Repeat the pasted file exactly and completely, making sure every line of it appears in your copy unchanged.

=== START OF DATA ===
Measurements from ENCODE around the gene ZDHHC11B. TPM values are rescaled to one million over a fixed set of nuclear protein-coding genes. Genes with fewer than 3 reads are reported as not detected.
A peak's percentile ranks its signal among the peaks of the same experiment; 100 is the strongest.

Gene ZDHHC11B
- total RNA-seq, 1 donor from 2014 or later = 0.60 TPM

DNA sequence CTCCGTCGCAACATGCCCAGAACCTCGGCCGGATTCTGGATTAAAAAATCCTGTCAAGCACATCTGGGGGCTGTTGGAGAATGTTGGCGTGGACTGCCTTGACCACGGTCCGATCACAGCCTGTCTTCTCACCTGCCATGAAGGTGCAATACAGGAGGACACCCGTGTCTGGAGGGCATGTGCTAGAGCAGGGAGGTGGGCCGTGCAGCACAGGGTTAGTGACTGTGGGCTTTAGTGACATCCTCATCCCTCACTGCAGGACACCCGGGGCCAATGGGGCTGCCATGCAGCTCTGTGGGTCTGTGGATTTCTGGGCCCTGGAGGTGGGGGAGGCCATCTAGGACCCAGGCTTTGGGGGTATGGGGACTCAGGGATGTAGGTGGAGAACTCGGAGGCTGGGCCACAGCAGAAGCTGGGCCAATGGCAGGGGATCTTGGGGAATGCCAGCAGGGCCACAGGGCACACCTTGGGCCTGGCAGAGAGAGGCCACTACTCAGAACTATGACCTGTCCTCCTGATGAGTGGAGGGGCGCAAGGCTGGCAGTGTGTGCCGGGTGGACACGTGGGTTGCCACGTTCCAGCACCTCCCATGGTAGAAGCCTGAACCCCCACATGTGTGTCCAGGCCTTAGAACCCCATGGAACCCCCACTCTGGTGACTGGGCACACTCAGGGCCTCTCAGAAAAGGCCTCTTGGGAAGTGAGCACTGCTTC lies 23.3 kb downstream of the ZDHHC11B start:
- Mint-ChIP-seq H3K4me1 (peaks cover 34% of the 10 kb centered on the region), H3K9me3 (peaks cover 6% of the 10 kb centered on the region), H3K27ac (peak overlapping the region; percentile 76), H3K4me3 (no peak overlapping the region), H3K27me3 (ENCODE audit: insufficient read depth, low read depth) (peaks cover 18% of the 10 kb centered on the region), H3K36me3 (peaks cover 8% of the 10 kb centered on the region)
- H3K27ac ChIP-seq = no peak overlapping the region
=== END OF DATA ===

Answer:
Measurements from ENCODE around the gene ZDHHC11B. TPM values are rescaled to one million over a fixed set of nuclear protein-coding genes. Genes with fewer than 3 reads are reported as not detected.
A peak's percentile ranks its signal among the peaks of the same experiment; 100 is the strongest.

Gene ZDHHC11B
- total RNA-seq, 1 donor from 2014 or later = 0.60 TPM

DNA sequence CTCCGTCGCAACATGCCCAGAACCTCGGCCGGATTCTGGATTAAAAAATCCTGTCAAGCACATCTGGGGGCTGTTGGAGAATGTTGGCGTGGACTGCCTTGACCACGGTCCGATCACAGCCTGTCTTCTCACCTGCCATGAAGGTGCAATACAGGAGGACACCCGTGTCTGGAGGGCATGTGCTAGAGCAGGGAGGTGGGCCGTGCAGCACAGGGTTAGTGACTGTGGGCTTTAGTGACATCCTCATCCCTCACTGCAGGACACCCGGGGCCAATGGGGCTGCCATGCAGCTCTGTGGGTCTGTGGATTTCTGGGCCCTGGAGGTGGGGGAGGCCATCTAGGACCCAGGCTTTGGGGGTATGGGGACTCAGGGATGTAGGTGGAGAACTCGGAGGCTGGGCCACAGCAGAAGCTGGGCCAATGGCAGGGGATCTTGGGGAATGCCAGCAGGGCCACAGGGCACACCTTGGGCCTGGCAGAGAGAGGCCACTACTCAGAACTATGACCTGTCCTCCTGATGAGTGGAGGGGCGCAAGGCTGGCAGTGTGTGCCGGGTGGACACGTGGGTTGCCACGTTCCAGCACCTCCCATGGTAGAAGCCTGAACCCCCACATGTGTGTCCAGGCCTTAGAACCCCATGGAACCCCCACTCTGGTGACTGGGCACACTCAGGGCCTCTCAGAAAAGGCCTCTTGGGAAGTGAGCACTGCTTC lies 23.3 kb downstream of the ZDHHC11B start:
- Mint-ChIP-seq H3K4me1 (peaks cover 34% of the 10 kb centered on the region), H3K9me3 (peaks cover 6% of the 10 kb centered on the region), H3K27ac (peak overlapping the region; percentile 76), H3K4me3 (no peak overlapping the region), H3K27me3 (ENCODE audit: insufficient read depth, low read depth) (peaks cover 18% of the 10 kb centered on the region), H3K36me3 (peaks cover 8% of the 10 kb centered on the region)
- H3K27ac ChIP-seq = no peak overlapping the region